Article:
Until Grinnell, I had lived my whole life in the East Coast Jewish bubble. I went to a private Jewish day school, ate Chinese food on Christmas, and attended more bar mitzvah ceremonies than you could shake a stick at. Don’t get me wrong, I love Manhattan kosher delis as much as the next girl, but I needed to meet different people in a new environment. This was hard for most of my friends and family to understand, and most thought I was throwing away my upbringing to live in the Iowa cornfields.
Two years ago when I was getting ready to head off to college, my parents told me I could have a laptop. Stoked beyond all reckoning, I surfed Dell’s website to decide what model I wanted (I wasn’t even going to touch those Apples. I’m a Windows junkie through and through).
Decision: a 17-inch screen with lots of multimedia features.
Consensus: biggest mistake of my life.
A tall, smartly dressed man with slicked-back hair and gray suspenders slides up to me, hand outstretched. I smile and place my hand in his, accepting his silent offer. He walks me out to the middle of the dance floor, and we connect, his arm around my back, my hand on his shoulder. The music pulses playfully as a familiar Duke tune begins, and we start rocking in place to get a sense of one another. Then the saxes gear up for the A section, he spins me out, and suddenly I’m dancing.
Take Back the Night is an event focused on collectively speaking out against — amongst many other social problems — rape, sexual violence, domestic violence, violence against children, and violence against women. Across the country, Take Back the Night rallies are made up of candlelight vigils, empowerment marches, and sexual assault survivor testimonials, as well as other forms of solidarity and protest.
With more than 100 students crowded around the television, mouths dropping open, eyes fixated on the single small screen, one would imagine we were watching the Super Bowl or the season finale of House or Lost, not two men vying to be the next president of the United States.
Sometimes in college residence halls, there are floors so great their inhabitants are designated by floor name. My first year, there were “those kids from Loose Second.” The next year, it was “those kids from D First.” I was always sort of mystified. How could people who had seemingly nothing but geography in common become so close?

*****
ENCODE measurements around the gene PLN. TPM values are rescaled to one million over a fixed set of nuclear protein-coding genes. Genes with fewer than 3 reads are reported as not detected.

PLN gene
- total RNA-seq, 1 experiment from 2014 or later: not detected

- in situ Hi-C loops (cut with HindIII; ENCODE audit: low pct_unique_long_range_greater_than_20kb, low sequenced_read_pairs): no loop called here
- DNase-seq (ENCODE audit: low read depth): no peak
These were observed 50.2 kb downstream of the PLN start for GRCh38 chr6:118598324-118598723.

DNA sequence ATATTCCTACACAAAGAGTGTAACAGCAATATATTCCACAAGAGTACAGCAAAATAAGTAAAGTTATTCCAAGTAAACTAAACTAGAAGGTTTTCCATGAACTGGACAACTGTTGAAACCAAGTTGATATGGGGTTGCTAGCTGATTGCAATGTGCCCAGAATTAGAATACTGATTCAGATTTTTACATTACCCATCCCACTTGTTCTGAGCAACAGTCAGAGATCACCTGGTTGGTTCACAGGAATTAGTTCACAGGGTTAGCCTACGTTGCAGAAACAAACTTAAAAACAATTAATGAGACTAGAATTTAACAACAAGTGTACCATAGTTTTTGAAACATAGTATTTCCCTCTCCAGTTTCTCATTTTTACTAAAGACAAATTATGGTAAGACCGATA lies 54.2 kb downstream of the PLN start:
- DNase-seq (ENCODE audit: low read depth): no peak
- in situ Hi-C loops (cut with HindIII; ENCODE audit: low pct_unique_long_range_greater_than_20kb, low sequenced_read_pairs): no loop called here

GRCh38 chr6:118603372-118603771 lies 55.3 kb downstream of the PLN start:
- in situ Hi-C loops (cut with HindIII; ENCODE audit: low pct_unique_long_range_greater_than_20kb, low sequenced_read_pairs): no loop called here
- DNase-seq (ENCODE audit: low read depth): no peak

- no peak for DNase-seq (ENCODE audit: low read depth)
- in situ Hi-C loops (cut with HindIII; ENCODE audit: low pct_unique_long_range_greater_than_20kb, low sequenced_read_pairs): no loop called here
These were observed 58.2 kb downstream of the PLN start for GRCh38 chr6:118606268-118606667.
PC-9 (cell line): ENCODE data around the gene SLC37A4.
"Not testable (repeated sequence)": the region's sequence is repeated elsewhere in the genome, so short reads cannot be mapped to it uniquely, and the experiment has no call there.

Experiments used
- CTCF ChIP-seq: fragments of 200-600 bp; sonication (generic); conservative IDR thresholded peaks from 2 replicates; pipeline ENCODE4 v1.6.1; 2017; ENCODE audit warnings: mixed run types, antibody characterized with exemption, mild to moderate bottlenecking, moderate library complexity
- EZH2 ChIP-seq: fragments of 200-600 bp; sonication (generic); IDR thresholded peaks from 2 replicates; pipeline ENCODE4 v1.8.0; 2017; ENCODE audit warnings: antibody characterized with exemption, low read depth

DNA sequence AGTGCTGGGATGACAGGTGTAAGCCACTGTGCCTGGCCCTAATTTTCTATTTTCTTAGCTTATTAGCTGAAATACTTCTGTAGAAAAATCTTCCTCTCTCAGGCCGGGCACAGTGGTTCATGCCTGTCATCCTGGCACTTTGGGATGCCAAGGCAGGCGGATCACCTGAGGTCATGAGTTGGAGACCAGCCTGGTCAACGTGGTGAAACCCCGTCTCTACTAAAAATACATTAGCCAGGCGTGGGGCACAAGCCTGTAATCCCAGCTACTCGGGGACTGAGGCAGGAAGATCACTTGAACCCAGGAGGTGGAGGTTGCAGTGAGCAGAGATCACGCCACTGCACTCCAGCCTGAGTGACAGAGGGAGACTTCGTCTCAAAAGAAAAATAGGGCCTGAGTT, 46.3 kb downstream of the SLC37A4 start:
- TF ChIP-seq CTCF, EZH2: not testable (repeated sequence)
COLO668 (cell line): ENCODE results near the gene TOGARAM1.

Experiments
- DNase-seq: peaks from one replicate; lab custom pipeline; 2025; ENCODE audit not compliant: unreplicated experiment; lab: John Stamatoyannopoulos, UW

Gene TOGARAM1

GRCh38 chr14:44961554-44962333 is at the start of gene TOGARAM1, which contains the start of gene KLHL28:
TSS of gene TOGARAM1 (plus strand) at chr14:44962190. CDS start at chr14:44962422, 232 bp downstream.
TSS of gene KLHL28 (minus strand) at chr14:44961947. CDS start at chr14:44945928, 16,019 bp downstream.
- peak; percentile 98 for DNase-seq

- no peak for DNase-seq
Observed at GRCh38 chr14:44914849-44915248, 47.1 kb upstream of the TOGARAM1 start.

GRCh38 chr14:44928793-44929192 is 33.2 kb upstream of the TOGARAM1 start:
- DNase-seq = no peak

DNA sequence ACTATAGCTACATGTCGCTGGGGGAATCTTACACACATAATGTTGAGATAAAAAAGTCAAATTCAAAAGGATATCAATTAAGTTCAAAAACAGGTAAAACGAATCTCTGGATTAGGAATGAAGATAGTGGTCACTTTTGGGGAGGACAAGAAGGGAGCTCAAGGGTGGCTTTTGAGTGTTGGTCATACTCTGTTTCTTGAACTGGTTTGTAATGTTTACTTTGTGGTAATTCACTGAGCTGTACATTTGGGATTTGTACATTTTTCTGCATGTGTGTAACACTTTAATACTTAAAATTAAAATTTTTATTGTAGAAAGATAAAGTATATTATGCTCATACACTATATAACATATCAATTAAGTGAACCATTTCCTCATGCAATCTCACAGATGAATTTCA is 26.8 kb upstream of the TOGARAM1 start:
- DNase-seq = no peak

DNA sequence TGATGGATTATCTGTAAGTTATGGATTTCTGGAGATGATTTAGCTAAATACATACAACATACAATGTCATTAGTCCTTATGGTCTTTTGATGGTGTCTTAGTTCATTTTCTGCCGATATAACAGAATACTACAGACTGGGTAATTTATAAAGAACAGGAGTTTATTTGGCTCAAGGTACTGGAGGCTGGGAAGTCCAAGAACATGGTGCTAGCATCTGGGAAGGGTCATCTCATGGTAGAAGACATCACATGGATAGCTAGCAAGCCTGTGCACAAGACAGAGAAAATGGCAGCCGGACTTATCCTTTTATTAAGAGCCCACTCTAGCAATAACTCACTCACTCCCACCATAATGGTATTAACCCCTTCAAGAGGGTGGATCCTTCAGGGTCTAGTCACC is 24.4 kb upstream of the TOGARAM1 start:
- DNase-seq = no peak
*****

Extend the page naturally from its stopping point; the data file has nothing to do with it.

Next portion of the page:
Then, in my senior year, I moved to Read Second.
While most colleges have some sort of mascot, a select few have unofficial ones that are even more popular amongst the student body. Here at Grinnell College, our unofficial mascot is unmistakably the squirrel.
Hang on. A squirrel?
It seems a bit odd at first. Why would we adopt a common, medium-sized rodent as an unofficial icon at a top-notch liberal arts institution? I admit I was a bit puzzled myself when I learned about the importance of squirrels to Grinnell College student life.
I’m a person who is very set in my habits. I get out of bed at the same time every single morning and try to go to bed at the same time every night. I go to the library pretty much every night at pretty much the same time. I have sat at the same desk in the library since the beginning of my first year. That means this relationship has lasted a full five semesters, going on a sixth — a period of time substantially longer than any relationship I’ve ever had with a boy.
My armpits dripped with the stinkiest of all sweats: that of the “I’m-really-stressedout” variety. My heart raced, and I struggled in vain to fight back tears. Here I was, the day before Thanksgiving break during first year, intent on finishing a paper due the next day. My pink and purple folder containing all the meticulously edited drafts of said paper had gone missing.